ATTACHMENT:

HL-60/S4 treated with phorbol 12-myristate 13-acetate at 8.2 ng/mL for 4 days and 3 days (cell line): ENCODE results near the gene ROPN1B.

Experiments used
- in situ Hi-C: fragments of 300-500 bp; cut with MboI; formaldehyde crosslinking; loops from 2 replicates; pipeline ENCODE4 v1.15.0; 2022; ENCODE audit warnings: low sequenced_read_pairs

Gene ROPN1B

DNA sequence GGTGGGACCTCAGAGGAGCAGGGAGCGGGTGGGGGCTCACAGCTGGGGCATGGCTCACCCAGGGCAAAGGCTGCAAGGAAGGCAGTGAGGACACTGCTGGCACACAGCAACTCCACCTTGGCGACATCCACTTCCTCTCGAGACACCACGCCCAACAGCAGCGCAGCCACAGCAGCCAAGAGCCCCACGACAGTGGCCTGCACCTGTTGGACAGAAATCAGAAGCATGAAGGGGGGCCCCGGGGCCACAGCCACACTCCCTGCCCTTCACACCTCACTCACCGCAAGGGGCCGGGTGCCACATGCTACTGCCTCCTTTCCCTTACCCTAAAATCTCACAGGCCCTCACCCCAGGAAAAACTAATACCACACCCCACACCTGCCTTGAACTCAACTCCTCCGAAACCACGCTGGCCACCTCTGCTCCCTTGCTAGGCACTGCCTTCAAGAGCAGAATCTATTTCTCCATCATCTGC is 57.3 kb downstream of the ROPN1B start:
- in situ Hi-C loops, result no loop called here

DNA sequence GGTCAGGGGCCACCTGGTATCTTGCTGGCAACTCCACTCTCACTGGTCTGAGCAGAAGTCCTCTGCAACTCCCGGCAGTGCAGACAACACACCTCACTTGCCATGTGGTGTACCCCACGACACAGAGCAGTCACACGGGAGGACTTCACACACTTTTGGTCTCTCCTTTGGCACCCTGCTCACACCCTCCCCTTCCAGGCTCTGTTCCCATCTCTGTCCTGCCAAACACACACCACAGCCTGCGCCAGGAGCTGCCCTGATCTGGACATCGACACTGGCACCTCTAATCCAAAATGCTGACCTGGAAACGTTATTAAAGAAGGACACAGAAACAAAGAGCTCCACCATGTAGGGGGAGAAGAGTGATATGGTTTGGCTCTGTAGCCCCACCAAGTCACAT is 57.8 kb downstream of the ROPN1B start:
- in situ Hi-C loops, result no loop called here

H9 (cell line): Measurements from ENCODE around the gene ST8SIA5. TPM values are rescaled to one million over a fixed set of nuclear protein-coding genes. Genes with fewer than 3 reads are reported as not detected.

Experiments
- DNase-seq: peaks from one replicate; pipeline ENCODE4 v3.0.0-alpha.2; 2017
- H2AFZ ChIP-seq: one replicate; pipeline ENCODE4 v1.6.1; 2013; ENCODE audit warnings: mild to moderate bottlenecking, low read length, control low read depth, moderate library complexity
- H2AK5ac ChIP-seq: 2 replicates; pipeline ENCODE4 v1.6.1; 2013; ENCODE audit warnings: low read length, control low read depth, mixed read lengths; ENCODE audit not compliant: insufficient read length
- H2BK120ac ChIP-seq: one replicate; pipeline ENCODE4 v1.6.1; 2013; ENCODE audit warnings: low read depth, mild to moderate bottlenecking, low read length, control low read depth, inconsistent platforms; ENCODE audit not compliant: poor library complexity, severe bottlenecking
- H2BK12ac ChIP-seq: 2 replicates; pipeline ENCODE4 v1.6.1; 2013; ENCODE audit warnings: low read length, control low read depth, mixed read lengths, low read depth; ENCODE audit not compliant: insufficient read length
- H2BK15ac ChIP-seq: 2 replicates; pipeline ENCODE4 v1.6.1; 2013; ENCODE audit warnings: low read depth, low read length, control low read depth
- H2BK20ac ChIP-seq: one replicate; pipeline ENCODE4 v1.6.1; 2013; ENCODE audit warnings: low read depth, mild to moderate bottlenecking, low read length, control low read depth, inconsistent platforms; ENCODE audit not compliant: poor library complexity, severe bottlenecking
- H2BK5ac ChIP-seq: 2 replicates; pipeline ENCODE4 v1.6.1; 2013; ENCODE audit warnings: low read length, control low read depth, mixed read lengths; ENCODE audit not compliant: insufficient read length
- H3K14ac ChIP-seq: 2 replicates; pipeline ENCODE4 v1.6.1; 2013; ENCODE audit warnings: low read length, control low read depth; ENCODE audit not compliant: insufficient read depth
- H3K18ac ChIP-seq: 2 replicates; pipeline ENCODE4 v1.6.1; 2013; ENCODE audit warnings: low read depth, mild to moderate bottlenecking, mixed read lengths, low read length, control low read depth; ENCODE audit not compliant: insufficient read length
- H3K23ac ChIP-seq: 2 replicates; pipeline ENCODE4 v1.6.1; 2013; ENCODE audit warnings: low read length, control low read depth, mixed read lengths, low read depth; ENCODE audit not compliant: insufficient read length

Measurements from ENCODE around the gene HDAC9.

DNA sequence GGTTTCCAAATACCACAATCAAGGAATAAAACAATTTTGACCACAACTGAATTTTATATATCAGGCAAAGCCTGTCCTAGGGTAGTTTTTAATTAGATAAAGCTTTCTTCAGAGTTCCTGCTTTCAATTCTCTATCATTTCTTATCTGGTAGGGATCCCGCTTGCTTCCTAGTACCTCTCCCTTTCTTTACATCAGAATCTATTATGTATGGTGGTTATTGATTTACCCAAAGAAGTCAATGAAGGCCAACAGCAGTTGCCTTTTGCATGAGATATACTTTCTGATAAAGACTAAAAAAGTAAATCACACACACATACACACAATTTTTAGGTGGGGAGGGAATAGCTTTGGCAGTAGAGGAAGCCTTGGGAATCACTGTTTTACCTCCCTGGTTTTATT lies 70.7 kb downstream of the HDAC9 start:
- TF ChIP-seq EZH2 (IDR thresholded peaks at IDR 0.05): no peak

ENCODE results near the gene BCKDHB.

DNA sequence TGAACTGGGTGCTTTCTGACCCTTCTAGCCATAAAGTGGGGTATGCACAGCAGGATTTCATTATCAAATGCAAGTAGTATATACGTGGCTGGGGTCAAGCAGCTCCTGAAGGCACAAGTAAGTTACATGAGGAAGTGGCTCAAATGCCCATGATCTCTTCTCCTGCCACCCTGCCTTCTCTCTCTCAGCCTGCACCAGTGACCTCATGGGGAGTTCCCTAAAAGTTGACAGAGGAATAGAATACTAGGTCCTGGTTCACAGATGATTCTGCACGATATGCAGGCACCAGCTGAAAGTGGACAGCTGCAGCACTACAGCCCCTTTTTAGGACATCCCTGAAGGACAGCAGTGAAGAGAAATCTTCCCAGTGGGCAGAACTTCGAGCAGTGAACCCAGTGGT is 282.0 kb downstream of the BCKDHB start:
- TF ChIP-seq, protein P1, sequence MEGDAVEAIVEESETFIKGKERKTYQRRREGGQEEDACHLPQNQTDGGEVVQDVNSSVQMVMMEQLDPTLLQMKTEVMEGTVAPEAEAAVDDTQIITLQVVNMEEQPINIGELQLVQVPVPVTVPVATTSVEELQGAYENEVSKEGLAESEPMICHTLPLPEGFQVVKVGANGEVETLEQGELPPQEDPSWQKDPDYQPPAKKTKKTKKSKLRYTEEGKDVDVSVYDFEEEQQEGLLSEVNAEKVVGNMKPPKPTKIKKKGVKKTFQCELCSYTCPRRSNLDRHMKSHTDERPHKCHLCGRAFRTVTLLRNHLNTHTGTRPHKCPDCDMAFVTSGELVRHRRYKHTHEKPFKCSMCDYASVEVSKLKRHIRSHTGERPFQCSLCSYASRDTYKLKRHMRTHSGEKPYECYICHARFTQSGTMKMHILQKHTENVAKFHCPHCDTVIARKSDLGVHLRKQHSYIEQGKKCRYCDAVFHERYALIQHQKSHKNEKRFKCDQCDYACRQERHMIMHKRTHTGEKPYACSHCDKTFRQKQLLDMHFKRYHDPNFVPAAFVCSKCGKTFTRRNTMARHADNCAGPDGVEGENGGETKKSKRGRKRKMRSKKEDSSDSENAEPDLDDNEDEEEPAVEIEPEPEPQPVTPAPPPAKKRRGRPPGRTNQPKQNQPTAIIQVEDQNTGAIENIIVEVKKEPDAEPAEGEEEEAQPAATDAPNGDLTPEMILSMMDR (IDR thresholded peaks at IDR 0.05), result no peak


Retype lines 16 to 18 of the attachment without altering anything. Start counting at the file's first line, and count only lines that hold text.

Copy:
- H2BK15ac ChIP-seq: 2 replicates; pipeline ENCODE4 v1.6.1; 2013; ENCODE audit warnings: low read depth, low read length, control low read depth
- H2BK20ac ChIP-seq: one replicate; pipeline ENCODE4 v1.6.1; 2013; ENCODE audit warnings: low read depth, mild to moderate bottlenecking, low read length, control low read depth, inconsistent platforms; ENCODE audit not compliant: poor library complexity, severe bottlenecking
- H2BK5ac ChIP-seq: 2 replicates; pipeline ENCODE4 v1.6.1; 2013; ENCODE audit warnings: low read length, control low read depth, mixed read lengths; ENCODE audit not compliant: insufficient read length